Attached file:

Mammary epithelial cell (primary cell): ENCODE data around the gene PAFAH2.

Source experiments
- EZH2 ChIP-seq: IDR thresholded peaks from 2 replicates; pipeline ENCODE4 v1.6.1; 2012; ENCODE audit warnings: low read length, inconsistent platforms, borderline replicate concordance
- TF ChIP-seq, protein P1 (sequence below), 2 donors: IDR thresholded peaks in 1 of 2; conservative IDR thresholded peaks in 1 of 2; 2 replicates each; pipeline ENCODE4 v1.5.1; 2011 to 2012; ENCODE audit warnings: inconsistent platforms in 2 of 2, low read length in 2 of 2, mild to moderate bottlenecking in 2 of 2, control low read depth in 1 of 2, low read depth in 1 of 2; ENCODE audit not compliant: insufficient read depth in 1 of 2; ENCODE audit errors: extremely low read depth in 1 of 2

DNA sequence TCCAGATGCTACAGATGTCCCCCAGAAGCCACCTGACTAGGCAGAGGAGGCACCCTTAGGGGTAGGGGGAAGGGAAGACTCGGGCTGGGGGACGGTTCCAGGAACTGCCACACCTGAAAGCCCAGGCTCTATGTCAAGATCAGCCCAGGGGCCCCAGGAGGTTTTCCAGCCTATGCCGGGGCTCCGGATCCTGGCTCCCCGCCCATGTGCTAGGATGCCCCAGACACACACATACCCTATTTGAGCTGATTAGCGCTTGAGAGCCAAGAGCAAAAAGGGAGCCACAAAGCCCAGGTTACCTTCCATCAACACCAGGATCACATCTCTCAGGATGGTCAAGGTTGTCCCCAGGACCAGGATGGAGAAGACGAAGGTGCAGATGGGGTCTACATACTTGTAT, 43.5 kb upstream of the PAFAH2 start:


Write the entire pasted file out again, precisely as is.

Mammary epithelial cell (primary cell): ENCODE data around the gene PAFAH2.

Source experiments
- EZH2 ChIP-seq: IDR thresholded peaks from 2 replicates; pipeline ENCODE4 v1.6.1; 2012; ENCODE audit warnings: low read length, inconsistent platforms, borderline replicate concordance
- TF ChIP-seq, protein P1 (sequence below), 2 donors: IDR thresholded peaks in 1 of 2; conservative IDR thresholded peaks in 1 of 2; 2 replicates each; pipeline ENCODE4 v1.5.1; 2011 to 2012; ENCODE audit warnings: inconsistent platforms in 2 of 2, low read length in 2 of 2, mild to moderate bottlenecking in 2 of 2, control low read depth in 1 of 2, low read depth in 1 of 2; ENCODE audit not compliant: insufficient read depth in 1 of 2; ENCODE audit errors: extremely low read depth in 1 of 2

DNA sequence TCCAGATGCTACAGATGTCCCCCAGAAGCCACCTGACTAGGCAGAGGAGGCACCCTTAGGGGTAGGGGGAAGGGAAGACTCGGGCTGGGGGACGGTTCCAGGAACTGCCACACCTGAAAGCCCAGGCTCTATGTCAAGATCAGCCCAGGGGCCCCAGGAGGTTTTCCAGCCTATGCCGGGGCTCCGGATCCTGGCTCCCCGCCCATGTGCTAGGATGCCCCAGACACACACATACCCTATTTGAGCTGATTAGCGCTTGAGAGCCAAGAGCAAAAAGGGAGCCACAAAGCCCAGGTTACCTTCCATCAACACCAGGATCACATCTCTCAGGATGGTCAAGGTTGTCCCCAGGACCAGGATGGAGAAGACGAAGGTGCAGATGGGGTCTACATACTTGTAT, 43.5 kb upstream of the PAFAH2 start: